by S.L. Wright
December 1, 2009
After accidentally stealing the life force from a dying demon, Allay became the only human-demon hybrid in existence. Because demons feed off of human emotions, Allay decided the safest way to live as a demon and still retain some semblance of humanity would be to open a bar and drink from her patrons' pain and torment. And she's managed to stay under the demon radar — until now.
Attacked and nearly killed by another demon, Allay is saved by a human who comes to her rescue. Theo Ram is tall, handsome, and mortal — and Allay feels a connection to him she didn't think she'd ever know. But their relationship is cut short when the demon community in New York begins to rise up, and two opposing clans fight for power. Now Allay is caught in the middle, and she must decide where her loyalties lie...
I didn't quite know what to expect when Ms Wright asked if I'd like to review her urban fantasy, Confessions of a Demon, but I love to read and fantasy is one of my favorite genres. So I put aside a biography I'd borrowed and, literally, fell into the world created by Ms Wright.
Demons as psychic vampires? What a fantastic, original idea! This book is peopled with demons named after their emotion of choice -- Allay, of course, is the heroine, Then there's Vex, Dread, Revel, Shock, Lash and Crave...among others.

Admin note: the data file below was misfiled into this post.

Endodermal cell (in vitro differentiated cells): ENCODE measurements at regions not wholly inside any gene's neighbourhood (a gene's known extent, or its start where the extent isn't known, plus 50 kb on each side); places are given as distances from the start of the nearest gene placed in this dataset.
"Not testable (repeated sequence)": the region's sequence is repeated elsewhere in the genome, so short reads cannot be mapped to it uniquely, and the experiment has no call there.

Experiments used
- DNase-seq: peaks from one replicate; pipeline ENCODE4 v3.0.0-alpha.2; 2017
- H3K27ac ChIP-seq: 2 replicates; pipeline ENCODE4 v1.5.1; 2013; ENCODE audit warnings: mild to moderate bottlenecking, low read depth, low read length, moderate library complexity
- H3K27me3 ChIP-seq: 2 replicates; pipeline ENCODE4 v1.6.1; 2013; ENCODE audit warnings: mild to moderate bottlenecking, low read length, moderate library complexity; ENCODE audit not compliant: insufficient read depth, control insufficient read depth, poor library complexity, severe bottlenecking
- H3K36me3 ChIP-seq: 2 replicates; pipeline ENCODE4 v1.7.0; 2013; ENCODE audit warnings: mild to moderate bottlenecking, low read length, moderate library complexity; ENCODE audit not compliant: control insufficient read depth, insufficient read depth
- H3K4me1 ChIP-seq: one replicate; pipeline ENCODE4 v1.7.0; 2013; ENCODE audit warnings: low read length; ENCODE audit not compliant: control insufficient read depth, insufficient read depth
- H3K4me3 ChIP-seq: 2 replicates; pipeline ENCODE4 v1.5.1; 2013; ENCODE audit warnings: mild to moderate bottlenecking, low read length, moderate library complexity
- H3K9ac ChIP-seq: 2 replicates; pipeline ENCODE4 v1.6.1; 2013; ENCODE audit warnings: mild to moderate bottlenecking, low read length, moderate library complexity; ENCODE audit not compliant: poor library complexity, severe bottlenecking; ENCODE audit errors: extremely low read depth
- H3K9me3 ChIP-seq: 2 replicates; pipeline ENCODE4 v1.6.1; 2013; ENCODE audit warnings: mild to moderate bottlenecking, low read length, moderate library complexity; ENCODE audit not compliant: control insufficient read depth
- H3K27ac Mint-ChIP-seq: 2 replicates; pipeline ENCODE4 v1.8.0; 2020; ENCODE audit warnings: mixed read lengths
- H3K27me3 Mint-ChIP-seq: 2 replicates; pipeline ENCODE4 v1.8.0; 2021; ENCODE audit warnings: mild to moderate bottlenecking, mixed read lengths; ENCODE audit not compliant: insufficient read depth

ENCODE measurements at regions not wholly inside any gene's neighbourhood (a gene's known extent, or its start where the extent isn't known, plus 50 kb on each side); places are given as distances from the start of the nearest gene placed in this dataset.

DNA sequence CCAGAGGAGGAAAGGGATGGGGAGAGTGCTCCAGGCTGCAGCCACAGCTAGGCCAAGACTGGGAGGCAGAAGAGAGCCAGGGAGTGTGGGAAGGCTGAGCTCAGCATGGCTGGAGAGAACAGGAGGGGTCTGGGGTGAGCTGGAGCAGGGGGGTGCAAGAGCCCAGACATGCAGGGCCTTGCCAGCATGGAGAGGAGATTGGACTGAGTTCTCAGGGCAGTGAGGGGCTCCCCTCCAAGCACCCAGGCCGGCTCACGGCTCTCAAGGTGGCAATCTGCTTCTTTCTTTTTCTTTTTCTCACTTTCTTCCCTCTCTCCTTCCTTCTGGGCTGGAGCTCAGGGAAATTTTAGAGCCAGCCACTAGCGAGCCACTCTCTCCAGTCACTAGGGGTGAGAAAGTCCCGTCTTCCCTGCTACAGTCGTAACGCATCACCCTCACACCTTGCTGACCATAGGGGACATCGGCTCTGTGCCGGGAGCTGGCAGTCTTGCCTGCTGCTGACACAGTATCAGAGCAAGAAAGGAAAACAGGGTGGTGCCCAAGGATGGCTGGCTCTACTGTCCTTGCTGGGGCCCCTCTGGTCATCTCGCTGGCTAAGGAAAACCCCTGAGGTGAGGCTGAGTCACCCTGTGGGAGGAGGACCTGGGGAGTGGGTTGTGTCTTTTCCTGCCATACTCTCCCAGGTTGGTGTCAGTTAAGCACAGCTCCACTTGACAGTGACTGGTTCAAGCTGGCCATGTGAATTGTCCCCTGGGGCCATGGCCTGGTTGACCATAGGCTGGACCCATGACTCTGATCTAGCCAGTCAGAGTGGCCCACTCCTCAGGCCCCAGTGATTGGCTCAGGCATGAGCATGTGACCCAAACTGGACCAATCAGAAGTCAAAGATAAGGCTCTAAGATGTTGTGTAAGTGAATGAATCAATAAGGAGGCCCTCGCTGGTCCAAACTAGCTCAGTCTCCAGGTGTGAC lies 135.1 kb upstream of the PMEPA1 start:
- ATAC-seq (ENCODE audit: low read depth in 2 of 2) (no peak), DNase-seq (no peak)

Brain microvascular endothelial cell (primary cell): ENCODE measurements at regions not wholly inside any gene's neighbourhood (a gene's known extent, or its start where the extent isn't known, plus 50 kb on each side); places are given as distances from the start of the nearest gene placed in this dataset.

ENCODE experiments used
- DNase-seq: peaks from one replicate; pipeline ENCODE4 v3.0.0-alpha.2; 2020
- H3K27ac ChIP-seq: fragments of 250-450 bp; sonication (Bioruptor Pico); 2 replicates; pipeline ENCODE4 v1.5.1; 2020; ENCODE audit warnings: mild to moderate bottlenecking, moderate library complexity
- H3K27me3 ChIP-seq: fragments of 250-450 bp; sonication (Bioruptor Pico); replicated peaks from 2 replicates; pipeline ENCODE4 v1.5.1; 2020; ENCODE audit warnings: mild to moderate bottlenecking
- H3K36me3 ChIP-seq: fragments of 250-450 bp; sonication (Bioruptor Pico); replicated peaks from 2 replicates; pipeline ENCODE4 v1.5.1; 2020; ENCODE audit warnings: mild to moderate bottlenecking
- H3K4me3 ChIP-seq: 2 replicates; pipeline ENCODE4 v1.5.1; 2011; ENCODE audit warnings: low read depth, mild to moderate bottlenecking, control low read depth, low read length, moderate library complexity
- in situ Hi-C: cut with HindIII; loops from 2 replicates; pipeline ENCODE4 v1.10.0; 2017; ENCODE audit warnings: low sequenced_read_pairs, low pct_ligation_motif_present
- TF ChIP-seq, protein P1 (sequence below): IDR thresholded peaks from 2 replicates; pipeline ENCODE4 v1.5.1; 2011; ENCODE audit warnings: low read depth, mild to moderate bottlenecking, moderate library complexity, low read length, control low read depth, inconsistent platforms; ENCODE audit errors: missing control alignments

Even Allay, who struggles to retain her lost humanity, demonstrates her 'demonic' needs. She siphons off the emotions of her bar patrons as a form of sustenance but, in order to remain immortal -- and alive -- she must take the life force of another demon. Soon. The problem? Drinking in the life force of another demon feels too much like cannibalism and she can't bring herself to do it. That's her humanity asserting itself.
Her humanity asserts itself, too, when she meets Theo Ram, a handsome, mysterious human who saves her life and seems to want nothing more than to form a lasting emotional bond with Allay. The only real problem, and why she's not successful at driving him away, is that she's falling in love with him. Involving a fragile human in demon affairs is dangerous for Theo...and for her.
I found the naming a unique way to add characterization to the characters in the book.No, the demon's aren't good guys, not as we define them, but they're not truly bad guys either. They're very much like humans with their own wants, needs and ambitions. Even the premise of Confessions of a Demon is evocative, unique and refreshing since the 'demons' aren't agents of the devil or at war with God. They're simply a different life form with customs and traditions and biology all their own.
My only quibble, and it's very minor, is the book feels like a sequel or maybe the second book in a series because there's a lot of very interesting back story (how Allay is created, how she learns to survive) that's hinted at. I couldn't find evidence of a prequel, and while this book is definitely readable without one, I'd like to see more of how Allay came into being. Perhaps future books will give us more glimpses into Allay's past.
I definitely want to read more about Allay and Ram and Shock and others in this world. If you like urban fantasy, I think you'll love Confessions of a Demon. I know I did and I can't wait for another book in this universe.